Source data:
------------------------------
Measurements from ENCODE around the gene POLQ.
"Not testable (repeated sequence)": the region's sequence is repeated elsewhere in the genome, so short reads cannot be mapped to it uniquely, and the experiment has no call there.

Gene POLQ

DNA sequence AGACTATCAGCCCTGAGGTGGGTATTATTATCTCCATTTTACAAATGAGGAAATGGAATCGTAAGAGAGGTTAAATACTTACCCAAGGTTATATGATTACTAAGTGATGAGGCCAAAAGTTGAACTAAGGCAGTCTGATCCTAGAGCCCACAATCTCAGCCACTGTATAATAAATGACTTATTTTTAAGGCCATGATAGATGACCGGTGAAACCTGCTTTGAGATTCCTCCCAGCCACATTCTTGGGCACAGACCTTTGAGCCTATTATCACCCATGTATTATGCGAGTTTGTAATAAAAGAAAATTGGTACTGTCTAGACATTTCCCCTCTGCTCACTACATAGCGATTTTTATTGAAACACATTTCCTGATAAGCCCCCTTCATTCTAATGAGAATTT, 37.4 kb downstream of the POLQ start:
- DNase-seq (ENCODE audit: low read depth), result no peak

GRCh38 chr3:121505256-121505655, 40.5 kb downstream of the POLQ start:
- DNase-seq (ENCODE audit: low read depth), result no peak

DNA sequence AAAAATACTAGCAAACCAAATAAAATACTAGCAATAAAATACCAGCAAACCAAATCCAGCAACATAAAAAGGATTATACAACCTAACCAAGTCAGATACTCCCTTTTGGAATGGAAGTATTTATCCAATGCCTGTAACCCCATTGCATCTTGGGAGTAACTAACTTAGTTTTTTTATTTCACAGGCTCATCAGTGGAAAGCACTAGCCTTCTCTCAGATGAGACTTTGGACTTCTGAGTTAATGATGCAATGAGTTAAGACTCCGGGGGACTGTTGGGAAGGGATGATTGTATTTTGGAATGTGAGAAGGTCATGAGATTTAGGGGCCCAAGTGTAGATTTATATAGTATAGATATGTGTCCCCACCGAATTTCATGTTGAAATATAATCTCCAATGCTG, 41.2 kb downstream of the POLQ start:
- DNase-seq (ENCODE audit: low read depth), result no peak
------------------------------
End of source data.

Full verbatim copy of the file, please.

Measurements from ENCODE around the gene POLQ.
"Not testable (repeated sequence)": the region's sequence is repeated elsewhere in the genome, so short reads cannot be mapped to it uniquely, and the experiment has no call there.

Gene POLQ

DNA sequence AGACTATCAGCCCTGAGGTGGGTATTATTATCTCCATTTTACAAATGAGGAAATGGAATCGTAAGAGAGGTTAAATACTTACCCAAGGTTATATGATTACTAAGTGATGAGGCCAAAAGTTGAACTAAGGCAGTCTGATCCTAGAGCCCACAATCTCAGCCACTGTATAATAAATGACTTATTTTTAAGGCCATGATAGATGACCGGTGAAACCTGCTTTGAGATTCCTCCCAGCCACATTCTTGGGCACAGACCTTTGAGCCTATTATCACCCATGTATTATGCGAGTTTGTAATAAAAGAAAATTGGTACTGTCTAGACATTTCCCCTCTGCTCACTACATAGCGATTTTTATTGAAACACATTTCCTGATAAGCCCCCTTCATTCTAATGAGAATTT, 37.4 kb downstream of the POLQ start:
- DNase-seq (ENCODE audit: low read depth), result no peak

GRCh38 chr3:121505256-121505655, 40.5 kb downstream of the POLQ start:
- DNase-seq (ENCODE audit: low read depth), result no peak

DNA sequence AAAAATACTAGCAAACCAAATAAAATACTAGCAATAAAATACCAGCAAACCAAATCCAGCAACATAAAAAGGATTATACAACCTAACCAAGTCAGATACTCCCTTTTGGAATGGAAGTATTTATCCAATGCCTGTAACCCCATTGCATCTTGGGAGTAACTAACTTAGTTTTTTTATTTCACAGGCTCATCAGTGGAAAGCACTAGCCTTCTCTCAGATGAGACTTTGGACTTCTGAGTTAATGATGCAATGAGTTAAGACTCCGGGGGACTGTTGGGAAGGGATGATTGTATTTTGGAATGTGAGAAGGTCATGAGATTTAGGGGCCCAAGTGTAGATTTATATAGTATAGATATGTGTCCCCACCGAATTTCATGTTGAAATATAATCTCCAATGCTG, 41.2 kb downstream of the POLQ start:
- DNase-seq (ENCODE audit: low read depth), result no peak